- They maintained the right to determine the term of the note “entirely on the discretion of the financial institution.” Therefore, Black Americans had limited opportunity to leave or improve their neighborhoods. The Black citizens of Chicago were stuck in racially distinct and physically deteriorating neighborhoods.
- The FHA Underwriting Manual of 1938 as well as the underwriting manuals of later years assisted in creating racial ghettos by instituting explicitly racist policies. These policies trickled down to affect local housing markets on the level of sellers, homeowners, real estate agents, and private lenders who had to adhere to the racist guidelines of the underwriting manual to qualify for FHA mortgage
- The FHA had a system where they granted risk ratings to areas based on their racial composition. The areas that were deemed too risky were rated the worst and were not eligible for mortgage insurance. This made it difficult for anyone trying to live in a neighborhood with Black citizens. This rating system also made it difficult for private lending organizations to grant loans to anyone wanting to live in neighborhoods with Black citizens. This really worked to thwart integration along with sustaining the Black Belt of Chicago.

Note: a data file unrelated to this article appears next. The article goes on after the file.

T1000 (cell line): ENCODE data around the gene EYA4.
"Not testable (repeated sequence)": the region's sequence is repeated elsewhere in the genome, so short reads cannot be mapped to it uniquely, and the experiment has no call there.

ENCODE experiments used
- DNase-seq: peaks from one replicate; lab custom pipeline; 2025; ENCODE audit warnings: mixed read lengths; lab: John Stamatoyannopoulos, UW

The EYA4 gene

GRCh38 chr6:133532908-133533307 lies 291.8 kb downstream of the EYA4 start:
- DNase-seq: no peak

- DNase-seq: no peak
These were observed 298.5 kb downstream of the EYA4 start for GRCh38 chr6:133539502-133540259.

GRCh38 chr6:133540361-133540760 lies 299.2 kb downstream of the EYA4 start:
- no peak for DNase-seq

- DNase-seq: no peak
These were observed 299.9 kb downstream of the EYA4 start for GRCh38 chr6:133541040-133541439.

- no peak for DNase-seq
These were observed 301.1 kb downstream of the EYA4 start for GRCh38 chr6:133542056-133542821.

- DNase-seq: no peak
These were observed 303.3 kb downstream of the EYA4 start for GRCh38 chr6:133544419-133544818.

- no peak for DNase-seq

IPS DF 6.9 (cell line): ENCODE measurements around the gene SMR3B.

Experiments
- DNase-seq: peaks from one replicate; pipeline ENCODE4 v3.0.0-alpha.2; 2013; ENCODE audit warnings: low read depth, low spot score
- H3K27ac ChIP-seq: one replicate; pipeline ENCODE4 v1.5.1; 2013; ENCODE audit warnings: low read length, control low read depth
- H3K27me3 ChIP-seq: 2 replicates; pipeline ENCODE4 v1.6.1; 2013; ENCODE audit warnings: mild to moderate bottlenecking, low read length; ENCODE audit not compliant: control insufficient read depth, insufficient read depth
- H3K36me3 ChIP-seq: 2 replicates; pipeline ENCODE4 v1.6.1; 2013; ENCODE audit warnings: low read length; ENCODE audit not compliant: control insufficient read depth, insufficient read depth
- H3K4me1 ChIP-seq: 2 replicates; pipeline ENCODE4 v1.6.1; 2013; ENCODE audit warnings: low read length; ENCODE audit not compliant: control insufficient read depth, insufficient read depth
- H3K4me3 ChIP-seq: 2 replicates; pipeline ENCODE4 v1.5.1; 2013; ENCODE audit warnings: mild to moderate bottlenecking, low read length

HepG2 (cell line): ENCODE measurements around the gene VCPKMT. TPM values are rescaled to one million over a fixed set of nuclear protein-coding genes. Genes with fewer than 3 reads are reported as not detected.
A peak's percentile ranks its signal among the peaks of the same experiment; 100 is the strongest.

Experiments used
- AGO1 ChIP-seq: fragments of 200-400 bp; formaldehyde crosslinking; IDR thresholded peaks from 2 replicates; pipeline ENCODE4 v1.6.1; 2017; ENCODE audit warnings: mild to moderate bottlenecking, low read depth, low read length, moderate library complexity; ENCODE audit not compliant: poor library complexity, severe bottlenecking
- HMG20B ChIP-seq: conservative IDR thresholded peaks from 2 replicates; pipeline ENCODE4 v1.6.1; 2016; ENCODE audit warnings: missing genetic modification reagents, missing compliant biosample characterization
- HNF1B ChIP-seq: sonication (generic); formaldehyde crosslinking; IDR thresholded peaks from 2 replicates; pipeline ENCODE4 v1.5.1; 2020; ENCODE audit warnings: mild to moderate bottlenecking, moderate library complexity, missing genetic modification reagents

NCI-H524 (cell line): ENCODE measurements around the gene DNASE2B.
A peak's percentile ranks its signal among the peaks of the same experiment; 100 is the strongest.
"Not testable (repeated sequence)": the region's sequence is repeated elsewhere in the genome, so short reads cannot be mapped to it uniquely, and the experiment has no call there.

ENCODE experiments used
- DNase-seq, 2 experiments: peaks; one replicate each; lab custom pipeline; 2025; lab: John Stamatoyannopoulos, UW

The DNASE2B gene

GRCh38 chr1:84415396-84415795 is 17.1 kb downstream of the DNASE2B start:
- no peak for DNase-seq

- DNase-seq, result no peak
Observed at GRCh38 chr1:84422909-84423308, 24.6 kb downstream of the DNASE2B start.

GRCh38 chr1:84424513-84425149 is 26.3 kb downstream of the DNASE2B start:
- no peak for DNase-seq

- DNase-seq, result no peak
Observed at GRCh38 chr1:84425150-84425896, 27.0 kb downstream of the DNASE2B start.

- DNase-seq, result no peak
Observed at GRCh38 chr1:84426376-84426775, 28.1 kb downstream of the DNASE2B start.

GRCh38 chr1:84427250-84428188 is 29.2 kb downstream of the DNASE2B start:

- The risk assessment program was very involved. To map out which neighborhoods were risky agency approved inspectors were sent out to neighborhoods to check for “inharmonious racial or social groups present in the neighborhood” and “danger of infiltration of such groups.”
- This practice was grandfathered in and was a policy of the Home Owner’s Loan Corporation, the predecessor to the FHA.
To become homeowners, families of color were left to accept predatory contracts from sellers taking advantage of the discriminatory legislation. Prospective black buyers instead bought houses “on contract”, at double or triple their value because they were racially ineligible to apply for traditional mortgages.
Property “on contract” came with different rules when compared to traditional mortgages. The installment payments were abnormally high, there was a high interest on the payments, and the payments did not result in an accumulation of equity. If a family or individual defaulted on one payment at any time they would lose the property and everything that was invested up until that point.
You then had a situation where individuals were working multiple jobs to be able to afford their contracted payments.